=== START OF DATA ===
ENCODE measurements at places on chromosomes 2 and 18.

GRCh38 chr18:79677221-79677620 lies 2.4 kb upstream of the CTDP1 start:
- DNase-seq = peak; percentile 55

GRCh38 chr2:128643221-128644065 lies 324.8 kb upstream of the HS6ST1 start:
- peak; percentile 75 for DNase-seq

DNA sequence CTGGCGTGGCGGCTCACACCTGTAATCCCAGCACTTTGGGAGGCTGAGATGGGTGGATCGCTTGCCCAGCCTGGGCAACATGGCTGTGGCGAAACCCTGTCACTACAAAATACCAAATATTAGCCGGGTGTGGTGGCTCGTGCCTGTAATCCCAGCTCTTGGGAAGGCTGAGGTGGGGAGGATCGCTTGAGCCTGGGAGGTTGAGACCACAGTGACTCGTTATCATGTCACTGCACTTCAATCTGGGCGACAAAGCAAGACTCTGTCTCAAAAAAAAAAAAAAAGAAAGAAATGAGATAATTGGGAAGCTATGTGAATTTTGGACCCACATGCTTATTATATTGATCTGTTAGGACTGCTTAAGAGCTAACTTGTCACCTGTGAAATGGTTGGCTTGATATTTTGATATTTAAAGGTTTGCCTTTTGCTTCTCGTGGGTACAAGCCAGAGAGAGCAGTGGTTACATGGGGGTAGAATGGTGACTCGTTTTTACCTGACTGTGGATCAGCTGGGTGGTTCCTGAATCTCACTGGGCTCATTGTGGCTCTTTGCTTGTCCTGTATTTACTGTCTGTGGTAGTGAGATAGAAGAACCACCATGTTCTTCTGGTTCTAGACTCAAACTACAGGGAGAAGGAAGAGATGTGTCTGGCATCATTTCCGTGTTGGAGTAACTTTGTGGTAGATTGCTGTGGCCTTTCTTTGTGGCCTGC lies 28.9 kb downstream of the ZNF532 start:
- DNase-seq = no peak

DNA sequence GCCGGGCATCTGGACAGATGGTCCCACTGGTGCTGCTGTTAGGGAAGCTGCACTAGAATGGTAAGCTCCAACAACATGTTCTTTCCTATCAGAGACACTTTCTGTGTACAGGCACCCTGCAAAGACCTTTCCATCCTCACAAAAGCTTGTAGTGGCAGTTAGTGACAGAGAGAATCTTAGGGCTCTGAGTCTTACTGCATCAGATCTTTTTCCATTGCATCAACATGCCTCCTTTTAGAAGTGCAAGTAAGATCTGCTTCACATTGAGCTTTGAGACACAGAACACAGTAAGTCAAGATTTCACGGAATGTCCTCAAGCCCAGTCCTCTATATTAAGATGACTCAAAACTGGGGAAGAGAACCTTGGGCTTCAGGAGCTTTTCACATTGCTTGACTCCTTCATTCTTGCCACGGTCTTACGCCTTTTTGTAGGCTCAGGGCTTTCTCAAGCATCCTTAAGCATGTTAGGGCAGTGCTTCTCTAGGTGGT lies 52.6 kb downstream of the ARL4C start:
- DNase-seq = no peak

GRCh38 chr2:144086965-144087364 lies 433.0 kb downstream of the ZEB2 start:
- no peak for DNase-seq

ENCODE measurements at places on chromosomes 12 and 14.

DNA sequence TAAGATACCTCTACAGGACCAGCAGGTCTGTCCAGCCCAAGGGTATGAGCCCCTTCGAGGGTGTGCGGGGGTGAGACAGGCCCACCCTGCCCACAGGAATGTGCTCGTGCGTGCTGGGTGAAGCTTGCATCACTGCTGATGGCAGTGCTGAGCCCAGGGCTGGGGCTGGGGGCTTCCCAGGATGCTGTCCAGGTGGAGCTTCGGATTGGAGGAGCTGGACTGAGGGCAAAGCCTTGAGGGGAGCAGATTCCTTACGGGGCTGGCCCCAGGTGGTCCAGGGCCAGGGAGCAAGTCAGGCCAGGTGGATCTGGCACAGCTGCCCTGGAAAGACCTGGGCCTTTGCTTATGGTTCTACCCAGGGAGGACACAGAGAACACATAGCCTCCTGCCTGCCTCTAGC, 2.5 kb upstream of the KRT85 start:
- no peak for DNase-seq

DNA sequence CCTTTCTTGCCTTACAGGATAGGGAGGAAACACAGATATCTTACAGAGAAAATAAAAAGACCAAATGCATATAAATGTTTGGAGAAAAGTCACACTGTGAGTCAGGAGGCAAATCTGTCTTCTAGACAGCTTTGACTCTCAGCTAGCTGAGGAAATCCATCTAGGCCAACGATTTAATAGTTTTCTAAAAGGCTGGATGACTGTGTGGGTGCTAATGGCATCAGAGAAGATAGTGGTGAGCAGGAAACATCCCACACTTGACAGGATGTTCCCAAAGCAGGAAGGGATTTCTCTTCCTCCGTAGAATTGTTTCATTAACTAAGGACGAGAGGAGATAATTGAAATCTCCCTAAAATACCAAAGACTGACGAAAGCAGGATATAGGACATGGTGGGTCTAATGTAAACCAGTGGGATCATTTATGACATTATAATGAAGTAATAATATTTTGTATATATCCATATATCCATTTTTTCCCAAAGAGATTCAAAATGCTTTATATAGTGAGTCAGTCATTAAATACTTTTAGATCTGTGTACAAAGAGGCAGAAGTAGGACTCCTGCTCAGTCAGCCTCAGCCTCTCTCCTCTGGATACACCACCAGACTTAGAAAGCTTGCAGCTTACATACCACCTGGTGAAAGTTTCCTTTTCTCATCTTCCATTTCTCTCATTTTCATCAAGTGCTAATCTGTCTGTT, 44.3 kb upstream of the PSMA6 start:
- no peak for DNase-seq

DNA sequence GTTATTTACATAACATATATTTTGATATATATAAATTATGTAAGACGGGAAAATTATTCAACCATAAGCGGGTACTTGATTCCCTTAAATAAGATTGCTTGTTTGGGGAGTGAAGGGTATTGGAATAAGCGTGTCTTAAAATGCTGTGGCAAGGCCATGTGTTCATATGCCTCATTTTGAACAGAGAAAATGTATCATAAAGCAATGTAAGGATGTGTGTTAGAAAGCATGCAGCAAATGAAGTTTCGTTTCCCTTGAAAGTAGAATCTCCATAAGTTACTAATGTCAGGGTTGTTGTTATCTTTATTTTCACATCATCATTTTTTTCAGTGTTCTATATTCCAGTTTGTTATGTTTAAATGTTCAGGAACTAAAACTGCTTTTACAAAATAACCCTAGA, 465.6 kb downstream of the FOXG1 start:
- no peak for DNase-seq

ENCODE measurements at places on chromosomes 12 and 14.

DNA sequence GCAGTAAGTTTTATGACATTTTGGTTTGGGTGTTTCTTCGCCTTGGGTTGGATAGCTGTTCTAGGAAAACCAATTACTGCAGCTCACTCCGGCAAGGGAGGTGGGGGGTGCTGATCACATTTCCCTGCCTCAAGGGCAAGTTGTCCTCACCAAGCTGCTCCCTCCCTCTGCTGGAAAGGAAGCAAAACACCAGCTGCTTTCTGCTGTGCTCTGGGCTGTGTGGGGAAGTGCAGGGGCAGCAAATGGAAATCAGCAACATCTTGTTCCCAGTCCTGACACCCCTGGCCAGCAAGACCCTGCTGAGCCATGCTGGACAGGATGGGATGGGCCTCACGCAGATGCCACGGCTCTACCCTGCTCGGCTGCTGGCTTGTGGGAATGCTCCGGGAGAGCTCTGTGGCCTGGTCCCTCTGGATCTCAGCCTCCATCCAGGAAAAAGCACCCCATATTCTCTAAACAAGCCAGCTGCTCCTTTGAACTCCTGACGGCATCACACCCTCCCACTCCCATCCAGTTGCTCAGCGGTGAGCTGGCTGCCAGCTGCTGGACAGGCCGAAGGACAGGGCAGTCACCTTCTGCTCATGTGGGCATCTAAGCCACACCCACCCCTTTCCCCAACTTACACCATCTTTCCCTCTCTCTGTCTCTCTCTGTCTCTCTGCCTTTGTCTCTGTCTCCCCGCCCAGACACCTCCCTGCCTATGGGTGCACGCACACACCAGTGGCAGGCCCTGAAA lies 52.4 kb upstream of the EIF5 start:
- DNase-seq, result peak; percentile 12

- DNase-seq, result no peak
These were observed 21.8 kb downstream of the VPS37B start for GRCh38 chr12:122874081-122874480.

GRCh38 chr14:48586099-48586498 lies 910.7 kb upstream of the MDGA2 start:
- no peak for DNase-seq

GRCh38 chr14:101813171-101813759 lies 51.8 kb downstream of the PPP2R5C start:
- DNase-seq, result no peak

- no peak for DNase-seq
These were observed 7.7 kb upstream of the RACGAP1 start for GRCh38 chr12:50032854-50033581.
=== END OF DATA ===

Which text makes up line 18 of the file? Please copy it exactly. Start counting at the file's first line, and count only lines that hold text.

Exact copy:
- no peak for DNase-seq